MERICS China Security and Risk Tracker
China’s hypersonic tests stoke the new arms race
China conducted two hypersonic weapons tests over the summer that showed it has a new weapons capability. According to reports, China launched a rocket that used a fractional orbital bombardment system (FOBS) to propel a nuclear-capable hypersonic glide vehicle (HGV) round the earth for the first time. The tests reportedly caught Western intelligence services and militaries by surprise.1
Beijing has denied the tests took place, claiming it merely conducted a routine space plane launch in July. Regardless of the precise technical specifications, the tests were highly significant. They showed Beijing has made rapid progress on hypersonic systems, and that it may already have the capabilities to evade the United States’ missile defense systems.
Its new capabilities do not indicate a change in China’s no-first use doctrine, nor do they dramatically change the dynamics of deterrence between the US and China. Nonetheless, they could have serious implications for strategic stability and the balance of power, not just in the Indo-Pacific but globally. Beijing’s tests will accelerate the ongoing arms race and are likely to contribute to the erosion of the existing international arms control architecture.
Hypersonic glide vehicles are part of China’s search for ways to overcome US missile defense systems
The technology that Beijing tested over the summer is not new – China, Russia and the United States have been working on developing similar capabilities for years. FOBS were already developed and deployed by the Soviet Union.2 China’s first public display of a ballistic missile equipped with a hypersonic glide vehicle (the DF-17) took place at the national day military parade on October 1, 2019.3 However, the relatively successful test of a HGV – the missile reportedly missed its target by about 38 kilometers – was a first, and it constitutes a major step on Beijing’s road to fulfilling its geopolitical and military ambitions.
Beijing’s threat perceptions, along with its ambition to become a global power by 2049, have always shaped China’s development of new missile capabilities. Militarily, Beijing’s top priority – and greatest concern – is to establish and maintain control over the area inside the First Island Chain, which includes Taiwan and the South China Sea. This island chain is a natural barrier that, in Beijing’s eyes, could be used by foreign forces to contain China and block its access to the Pacific Ocean – or even as a springboard to launch an attack against the Chinese mainland. Controlling this area is the first step Beijing must take on its path to becoming a global power and turning the PLA into a top-tier military that can “fight and win wars” by mid-century.
The main obstacle to these ambitions is the United States, especially its presence in the Indo-Pacific and its missile defense systems. These systems are seen as a major vulnerability by Beijing; they weaken China’s strategic deterrent and reduce its ability to launch a second strike in a conflict.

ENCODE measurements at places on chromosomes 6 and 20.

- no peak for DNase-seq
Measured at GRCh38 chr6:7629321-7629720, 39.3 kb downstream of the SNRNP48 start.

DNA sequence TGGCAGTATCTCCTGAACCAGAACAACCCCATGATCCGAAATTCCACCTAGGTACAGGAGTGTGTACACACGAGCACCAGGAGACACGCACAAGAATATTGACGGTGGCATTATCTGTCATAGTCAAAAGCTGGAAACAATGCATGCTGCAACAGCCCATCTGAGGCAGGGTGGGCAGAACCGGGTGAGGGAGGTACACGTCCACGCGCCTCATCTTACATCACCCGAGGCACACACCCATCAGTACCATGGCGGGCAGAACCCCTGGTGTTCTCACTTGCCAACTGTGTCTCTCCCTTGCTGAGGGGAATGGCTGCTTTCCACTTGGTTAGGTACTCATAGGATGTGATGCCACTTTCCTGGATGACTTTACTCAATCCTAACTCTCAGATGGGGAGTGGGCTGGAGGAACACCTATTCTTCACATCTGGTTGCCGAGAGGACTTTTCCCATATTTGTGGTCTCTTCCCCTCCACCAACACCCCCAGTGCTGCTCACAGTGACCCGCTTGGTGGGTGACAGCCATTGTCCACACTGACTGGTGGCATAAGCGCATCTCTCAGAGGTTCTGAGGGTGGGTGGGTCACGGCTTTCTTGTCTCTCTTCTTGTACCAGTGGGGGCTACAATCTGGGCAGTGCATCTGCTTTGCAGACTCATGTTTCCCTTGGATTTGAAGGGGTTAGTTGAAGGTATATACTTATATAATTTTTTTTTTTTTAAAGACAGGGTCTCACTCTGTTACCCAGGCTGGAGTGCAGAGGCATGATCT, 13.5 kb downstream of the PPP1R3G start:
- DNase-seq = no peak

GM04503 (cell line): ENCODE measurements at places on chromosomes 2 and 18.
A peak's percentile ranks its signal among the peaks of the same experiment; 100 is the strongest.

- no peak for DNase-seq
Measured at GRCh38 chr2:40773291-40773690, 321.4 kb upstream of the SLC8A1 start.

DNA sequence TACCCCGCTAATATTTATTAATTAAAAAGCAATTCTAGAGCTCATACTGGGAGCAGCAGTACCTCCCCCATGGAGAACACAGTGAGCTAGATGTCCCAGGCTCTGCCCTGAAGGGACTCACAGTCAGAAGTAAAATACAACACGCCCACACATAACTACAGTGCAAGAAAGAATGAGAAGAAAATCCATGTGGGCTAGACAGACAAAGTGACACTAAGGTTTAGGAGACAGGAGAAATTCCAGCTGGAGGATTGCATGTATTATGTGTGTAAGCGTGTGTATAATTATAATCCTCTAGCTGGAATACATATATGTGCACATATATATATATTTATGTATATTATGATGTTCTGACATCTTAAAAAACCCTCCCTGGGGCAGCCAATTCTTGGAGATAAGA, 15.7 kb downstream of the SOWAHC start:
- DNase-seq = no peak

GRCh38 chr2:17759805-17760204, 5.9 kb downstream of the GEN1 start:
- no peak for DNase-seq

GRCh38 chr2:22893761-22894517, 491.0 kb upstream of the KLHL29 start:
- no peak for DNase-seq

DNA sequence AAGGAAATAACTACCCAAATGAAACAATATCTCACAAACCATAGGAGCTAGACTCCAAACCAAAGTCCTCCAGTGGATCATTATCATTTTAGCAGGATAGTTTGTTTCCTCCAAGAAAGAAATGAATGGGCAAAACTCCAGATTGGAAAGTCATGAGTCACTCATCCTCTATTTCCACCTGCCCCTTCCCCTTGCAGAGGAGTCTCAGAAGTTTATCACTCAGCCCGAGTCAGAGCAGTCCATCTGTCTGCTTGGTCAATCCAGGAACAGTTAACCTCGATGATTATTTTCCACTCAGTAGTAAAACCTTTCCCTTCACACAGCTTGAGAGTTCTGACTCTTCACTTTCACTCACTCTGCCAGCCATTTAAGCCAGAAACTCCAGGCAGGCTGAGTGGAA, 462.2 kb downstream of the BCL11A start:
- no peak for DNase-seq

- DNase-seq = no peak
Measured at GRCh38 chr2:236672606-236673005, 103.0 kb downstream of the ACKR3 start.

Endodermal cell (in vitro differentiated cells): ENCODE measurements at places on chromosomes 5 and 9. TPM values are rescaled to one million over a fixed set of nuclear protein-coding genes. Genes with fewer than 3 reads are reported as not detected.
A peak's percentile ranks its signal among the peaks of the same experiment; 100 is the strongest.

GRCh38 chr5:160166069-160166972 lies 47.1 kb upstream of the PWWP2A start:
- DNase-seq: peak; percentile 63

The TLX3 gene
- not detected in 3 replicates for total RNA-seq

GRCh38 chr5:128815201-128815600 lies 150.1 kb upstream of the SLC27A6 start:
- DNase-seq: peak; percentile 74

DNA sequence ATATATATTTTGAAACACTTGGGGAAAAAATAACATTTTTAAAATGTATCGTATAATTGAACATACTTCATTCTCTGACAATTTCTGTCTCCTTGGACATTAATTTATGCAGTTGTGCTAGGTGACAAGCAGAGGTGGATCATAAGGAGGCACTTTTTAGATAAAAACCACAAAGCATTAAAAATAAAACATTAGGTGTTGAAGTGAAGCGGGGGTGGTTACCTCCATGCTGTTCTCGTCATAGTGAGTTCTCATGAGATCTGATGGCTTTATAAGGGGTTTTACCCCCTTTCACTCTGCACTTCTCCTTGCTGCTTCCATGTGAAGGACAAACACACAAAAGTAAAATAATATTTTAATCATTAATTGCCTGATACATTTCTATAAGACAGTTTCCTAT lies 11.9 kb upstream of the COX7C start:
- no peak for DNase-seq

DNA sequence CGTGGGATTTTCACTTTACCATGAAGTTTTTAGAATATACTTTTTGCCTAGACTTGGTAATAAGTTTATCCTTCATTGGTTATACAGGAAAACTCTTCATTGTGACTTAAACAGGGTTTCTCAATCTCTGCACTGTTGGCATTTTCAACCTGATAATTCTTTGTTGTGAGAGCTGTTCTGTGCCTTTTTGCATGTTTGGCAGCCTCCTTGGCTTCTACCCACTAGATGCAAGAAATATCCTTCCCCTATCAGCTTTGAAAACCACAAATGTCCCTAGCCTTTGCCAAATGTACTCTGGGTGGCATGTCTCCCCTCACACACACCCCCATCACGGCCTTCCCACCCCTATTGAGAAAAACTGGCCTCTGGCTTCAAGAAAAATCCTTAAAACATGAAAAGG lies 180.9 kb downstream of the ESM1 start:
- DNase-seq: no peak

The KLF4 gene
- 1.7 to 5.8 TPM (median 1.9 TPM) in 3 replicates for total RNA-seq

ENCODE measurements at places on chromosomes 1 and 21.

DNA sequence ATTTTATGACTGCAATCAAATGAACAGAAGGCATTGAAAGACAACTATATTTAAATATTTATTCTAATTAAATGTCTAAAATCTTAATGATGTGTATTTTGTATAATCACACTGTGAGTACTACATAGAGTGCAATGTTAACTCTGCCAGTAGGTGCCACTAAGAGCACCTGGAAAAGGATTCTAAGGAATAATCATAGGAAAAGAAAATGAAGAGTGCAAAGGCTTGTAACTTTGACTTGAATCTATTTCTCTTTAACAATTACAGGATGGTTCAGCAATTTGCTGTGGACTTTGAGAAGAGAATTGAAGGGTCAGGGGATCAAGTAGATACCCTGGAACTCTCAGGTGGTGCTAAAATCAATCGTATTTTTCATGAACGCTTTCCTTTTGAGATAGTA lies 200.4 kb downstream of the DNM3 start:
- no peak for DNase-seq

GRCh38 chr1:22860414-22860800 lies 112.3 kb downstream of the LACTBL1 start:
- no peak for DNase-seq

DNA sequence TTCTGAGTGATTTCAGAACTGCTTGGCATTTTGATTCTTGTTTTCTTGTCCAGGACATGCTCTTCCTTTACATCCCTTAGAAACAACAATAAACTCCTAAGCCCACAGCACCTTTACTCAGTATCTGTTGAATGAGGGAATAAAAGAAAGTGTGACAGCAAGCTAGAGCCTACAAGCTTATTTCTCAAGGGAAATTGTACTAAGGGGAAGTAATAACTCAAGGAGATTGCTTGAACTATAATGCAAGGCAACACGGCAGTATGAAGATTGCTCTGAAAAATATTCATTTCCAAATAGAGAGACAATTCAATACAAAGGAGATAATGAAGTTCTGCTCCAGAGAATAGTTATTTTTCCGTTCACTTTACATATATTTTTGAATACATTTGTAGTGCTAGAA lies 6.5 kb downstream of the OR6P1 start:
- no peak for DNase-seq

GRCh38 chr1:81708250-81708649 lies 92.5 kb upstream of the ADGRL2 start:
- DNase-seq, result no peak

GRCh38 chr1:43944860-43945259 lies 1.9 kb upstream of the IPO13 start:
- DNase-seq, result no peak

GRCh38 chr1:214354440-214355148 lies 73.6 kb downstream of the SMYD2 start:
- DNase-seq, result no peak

Over the last few years Beijing has therefore dedicated considerable resources to developing capabilities that might enable the PLA to target the US’s Indo-Pacific-based assets and facilities and evade US missile defenses. The process has accelerated as the US has expanded its defenses in the region. Since 2014, the US has deployed the Terminal High Altitude Area Defense (THAAD) system in South Korea and Guam. US missile defense systems, however, remained a stumbling block for Beijing, as it lacked ways to evade them.
HGVs like the one that was reportedly tested over the summer could be the solution. HGVs can carry either nuclear or conventional payloads. And although slower than ballistic missiles as they approach target, their greater maneuverability and lower flight path makes them harder to predict and counter. Theoretically, this means they could penetrate missile defense systems.
Beijing’s quest to achieve “mutual vulnerability” will accelerate the emerging arms race
China’s new HGVs do not represent an entirely new threat to the United States or other countries. Beijing has long had the ability to strike against the US and against US assets in the Indo-Pacific. Nor do they substantially change the deterrence dynamics between the two or indicate a change in Beijing’s nuclear doctrine.
However, China’s HGVs are likely to increase tensions in the Indo-Pacific and globally, and may contribute to shifting the balance of power in the region. Just as US expansion of its missile defenses led to Beijing’s development of HGVs, China’s new capabilities are likely to stoke the already existing arms race, as other countries try to catch up with or surpass the PLA’s new capabilities.
China’s threat perceptions also continue to rise. Beijing sees an increasingly complex international environment that could thwart its ambitions to reclaim China’s position as a global power. China’s deteriorating relationship with the US, growing instability in the Indo-Pacific, and Beijing’s fears of a Western coalition to confront China and contain its rise will only solidify these concerns.
We should therefore expect the PLA to continue with its military modernization and to expand its conventional and nuclear arsenals. The HGV tests are only the latest step in this process of military buildup. In recent months, satellite images have also shown two new missile silo fields under construction in Western China which could house hundreds of intercontinental ballistic missiles. China’s nuclear arsenal is still dwarfed by the United States’ (and Russia’s),4 but the US department of Defense estimates that the PLA may have up to 700 nuclear warheads by 2027 and at least 1,000 by 2030.5 In Beijing’s eyes, the PLA is simply working to protect its ability to retaliate, which is seen as the key to maintaining US-China strategic stability.